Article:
4. Analysis shows that nickel oxide has the formulaNi0.98O1.00. What fractions of nickel exist as and ions?
Ans. The formula of nickel oxide is Ni0.98O1.00.
Therefore, the ratio of the number of Ni atoms to the number of O atoms,
Ni : O = 0.98 : 1.00 = 98 : 100
Now, total charge on 100 -ions =
Let the number of ions be x.
So, the number ofions is 98 –x.
Now, total charge on ions = x(+2)
And, total charge on ions = (98 –x)(+3)
= 294 –3x
Since, the compound is neutral, we can write:
2x+ (294 –3x) + (– 200) = 0
⇒–x+ 94 = 0
Therefore, number of ions = 94
And, number of ions = 98 – 94 = 4
Hence, fraction of nickel that exists as =9498
And, fraction of nickel that exists as =498
Alternatively, fraction of nickel that exists as = 1 – 0.959
5. What is a semiconductor? Describe the two main types of semiconductors and contrast their conduction mechanism.
Ans. Semiconductors are substances having conductance in the intermediate range of 10^–6to10^4ohm^–1m^–1.
The two main types of semiconductors are:
(i) n-type semiconductor
(ii) p-type semiconductor
n-type semiconductor: The semiconductor whose increased conductivity is a result of negatively-charged electrons is called an n-type semiconductor. When the crystal of a group 14 element such as Si or Ge is doped with a group 15 element such as P or As, an n-type semiconductor is generated.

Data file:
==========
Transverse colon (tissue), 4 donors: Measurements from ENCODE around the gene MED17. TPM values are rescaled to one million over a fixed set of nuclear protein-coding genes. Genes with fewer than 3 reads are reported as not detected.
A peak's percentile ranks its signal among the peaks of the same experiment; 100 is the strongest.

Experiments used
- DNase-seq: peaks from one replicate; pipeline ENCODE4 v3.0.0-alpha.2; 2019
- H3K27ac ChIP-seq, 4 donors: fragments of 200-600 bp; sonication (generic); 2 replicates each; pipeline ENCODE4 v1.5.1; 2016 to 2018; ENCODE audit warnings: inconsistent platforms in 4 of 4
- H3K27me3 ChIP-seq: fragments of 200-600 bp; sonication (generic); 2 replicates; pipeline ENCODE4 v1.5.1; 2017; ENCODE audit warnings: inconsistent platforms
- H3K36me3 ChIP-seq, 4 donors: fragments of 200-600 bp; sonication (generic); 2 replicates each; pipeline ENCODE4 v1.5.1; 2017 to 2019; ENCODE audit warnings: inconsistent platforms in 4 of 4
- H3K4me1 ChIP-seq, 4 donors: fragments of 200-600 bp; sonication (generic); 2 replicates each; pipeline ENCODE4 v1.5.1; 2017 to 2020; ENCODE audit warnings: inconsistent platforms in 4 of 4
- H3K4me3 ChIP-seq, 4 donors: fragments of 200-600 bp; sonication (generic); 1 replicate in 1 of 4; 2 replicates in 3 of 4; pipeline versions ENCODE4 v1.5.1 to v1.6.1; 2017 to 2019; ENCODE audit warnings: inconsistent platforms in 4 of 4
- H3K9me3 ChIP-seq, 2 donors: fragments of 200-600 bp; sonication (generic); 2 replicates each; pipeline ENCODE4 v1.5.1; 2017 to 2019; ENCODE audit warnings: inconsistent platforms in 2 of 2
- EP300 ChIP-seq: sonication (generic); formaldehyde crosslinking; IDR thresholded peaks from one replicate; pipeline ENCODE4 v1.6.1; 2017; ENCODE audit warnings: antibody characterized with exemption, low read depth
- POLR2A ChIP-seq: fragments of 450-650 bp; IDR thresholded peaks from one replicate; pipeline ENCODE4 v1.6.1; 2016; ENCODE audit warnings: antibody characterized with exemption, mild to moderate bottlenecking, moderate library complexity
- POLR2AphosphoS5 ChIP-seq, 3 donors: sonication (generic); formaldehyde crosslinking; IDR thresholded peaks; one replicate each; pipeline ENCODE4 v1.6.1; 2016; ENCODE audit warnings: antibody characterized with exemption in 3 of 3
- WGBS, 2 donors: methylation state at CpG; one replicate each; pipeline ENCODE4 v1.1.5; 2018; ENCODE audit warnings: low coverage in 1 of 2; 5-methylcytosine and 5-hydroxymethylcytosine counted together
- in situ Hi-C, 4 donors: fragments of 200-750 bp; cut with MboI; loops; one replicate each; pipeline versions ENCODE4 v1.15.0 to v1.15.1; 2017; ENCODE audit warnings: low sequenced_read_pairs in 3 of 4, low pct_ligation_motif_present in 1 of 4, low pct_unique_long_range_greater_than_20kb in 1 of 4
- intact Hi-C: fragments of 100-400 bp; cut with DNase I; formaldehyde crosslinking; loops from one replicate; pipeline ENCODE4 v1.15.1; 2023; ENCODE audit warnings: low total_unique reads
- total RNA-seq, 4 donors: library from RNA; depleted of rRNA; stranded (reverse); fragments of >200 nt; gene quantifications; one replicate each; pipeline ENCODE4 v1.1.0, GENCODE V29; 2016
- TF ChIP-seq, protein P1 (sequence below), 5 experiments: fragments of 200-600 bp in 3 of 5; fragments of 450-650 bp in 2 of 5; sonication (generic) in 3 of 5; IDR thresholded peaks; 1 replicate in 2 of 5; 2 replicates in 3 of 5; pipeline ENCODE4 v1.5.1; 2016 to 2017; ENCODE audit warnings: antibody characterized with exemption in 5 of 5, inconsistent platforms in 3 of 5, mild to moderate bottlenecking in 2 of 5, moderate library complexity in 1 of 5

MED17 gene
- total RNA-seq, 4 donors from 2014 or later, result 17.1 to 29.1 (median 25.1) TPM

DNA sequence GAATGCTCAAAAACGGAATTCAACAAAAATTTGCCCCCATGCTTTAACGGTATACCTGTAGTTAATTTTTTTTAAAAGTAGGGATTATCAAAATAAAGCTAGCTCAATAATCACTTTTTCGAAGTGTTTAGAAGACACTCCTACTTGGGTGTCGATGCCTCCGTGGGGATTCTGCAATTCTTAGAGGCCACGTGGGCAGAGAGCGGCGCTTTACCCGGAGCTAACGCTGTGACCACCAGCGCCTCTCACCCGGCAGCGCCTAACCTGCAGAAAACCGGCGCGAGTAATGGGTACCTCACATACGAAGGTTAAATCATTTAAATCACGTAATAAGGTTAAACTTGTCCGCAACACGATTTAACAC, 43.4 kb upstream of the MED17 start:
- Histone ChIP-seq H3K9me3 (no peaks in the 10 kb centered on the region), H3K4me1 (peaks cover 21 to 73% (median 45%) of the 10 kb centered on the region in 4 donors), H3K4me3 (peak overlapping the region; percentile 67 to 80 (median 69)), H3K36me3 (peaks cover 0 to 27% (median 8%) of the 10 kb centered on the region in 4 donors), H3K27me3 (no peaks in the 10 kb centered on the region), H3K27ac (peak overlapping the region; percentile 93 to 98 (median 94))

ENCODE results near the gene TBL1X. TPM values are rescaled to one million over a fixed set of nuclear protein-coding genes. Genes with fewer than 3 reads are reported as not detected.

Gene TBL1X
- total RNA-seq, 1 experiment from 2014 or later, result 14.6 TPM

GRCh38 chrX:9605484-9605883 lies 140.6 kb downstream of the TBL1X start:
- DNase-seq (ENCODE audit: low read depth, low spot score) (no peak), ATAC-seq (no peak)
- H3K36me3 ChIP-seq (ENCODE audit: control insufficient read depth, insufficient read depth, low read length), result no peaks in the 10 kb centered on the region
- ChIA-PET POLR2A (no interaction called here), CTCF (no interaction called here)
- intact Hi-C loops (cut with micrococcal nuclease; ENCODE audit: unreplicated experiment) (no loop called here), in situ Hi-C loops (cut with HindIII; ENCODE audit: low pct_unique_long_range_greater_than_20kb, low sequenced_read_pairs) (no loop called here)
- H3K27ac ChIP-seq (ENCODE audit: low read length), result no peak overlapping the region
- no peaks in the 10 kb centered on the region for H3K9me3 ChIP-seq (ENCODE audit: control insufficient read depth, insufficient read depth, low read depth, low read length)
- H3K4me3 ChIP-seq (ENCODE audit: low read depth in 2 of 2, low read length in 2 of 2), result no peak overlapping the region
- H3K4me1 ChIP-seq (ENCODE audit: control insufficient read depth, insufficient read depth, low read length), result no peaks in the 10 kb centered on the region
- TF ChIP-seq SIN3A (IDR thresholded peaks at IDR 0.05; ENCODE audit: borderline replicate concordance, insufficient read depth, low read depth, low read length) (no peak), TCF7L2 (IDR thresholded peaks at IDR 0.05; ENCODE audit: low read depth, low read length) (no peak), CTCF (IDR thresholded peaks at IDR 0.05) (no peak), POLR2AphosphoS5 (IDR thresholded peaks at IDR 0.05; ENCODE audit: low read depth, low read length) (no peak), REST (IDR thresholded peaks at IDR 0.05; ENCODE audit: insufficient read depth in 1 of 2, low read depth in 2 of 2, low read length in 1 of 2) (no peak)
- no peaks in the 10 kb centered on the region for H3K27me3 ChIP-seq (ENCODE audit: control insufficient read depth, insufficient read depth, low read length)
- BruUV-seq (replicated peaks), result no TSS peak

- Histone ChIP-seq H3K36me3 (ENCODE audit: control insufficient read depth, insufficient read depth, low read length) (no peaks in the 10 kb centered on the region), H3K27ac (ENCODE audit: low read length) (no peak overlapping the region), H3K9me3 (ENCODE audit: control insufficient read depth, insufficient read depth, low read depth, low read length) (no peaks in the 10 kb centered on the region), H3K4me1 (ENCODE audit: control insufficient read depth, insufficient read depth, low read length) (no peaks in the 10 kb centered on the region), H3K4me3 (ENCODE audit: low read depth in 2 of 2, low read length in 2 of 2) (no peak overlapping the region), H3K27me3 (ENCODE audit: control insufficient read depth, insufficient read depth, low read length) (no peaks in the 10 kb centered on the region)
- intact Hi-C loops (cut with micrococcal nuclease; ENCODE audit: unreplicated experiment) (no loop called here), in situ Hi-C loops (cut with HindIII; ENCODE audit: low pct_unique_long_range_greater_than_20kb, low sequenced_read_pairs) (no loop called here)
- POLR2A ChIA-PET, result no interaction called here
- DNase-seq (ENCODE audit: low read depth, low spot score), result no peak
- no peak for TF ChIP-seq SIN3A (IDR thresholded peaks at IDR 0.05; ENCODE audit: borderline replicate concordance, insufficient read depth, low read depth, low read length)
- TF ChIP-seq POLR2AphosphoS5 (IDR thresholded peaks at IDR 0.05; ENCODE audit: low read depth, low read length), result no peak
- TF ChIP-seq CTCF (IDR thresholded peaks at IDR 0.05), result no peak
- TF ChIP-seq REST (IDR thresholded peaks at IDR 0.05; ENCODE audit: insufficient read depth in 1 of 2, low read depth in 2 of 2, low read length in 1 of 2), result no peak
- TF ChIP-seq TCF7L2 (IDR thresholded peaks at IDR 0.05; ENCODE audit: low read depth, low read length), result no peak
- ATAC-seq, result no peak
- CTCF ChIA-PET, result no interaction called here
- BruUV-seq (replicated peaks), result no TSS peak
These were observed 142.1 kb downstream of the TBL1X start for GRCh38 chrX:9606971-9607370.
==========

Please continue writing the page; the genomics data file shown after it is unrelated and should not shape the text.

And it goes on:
Si and Ge have four valence electrons each. In their crystals, each atom forms four covalent bonds. On the other hand, P and As contain five valence electrons each. When Si or Ge is doped with P or As, the latter occupies some of the lattice sites in the crystal. Four out of five electrons are used in the formation of four covalent bonds with four neighbouring Si or Ge atoms. The remaining fifth electron becomes delocalised and increases the conductivity of the doped Si or Ge.
p-type semiconductor: The semiconductor whose increased in conductivity is a result of electron hole is called a p-type semiconductor. When a crystal of group 14 elements such as Si or Geis doped with a group 13 element such as B, Al, or Ga (which contains only three valence electrons), a p-type of semiconductor is generated.
When a crystal of Si is doped with B, the three electrons of B are used in the formation of three covalent bonds and an electron hole is created. An electron from the neighboring atom can come and fill this electron hole, but in doing so, it would leave an electron hole at its original position. The process appears as if the electron hole has moved in the direction opposite to that of the electron that filled it. Therefore, when an electric field is applied, electrons will move toward the positively-charged plate through electron holes. However, it will appear as if the electron holes are positively-charged and are moving toward the negatively- charged plate.